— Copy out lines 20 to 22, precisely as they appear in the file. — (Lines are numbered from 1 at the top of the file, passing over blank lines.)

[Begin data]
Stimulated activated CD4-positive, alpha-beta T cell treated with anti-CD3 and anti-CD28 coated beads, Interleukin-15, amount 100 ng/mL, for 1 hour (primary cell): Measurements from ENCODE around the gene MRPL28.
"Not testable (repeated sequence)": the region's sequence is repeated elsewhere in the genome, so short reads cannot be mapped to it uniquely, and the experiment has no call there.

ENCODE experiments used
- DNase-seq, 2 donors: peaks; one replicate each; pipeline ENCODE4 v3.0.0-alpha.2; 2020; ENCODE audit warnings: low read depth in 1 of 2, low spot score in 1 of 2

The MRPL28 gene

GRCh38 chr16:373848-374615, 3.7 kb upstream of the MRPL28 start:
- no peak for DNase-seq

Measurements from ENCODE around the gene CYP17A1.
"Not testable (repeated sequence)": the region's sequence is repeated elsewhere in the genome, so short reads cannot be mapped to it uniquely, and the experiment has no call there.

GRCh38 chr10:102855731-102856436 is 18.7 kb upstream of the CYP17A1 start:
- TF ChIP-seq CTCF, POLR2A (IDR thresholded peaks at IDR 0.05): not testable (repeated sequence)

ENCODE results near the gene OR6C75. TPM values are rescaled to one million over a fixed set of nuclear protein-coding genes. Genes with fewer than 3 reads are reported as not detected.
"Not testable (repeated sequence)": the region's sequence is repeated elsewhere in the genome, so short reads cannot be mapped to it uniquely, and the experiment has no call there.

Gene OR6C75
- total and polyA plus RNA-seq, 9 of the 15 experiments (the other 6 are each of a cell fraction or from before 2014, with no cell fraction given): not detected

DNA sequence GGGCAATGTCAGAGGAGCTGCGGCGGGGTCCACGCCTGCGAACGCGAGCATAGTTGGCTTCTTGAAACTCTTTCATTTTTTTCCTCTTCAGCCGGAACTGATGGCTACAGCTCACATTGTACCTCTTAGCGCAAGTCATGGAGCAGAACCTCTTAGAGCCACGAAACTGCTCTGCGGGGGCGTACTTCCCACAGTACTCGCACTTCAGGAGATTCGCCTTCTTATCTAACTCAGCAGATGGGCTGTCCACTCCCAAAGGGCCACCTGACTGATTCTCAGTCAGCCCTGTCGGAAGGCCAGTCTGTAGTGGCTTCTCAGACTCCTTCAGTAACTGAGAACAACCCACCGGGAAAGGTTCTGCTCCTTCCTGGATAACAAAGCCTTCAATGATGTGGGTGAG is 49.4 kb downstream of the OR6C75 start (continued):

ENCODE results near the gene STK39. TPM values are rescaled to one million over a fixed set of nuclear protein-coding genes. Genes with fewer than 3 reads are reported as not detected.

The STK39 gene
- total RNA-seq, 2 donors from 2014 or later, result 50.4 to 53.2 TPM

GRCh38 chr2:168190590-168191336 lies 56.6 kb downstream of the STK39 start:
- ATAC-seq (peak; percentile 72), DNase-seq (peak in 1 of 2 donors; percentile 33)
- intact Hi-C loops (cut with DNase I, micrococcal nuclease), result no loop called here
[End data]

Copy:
GRCh38 chr2:168190590-168191336 lies 56.6 kb downstream of the STK39 start:
- ATAC-seq (peak; percentile 72), DNase-seq (peak in 1 of 2 donors; percentile 33)
- intact Hi-C loops (cut with DNase I, micrococcal nuclease), result no loop called here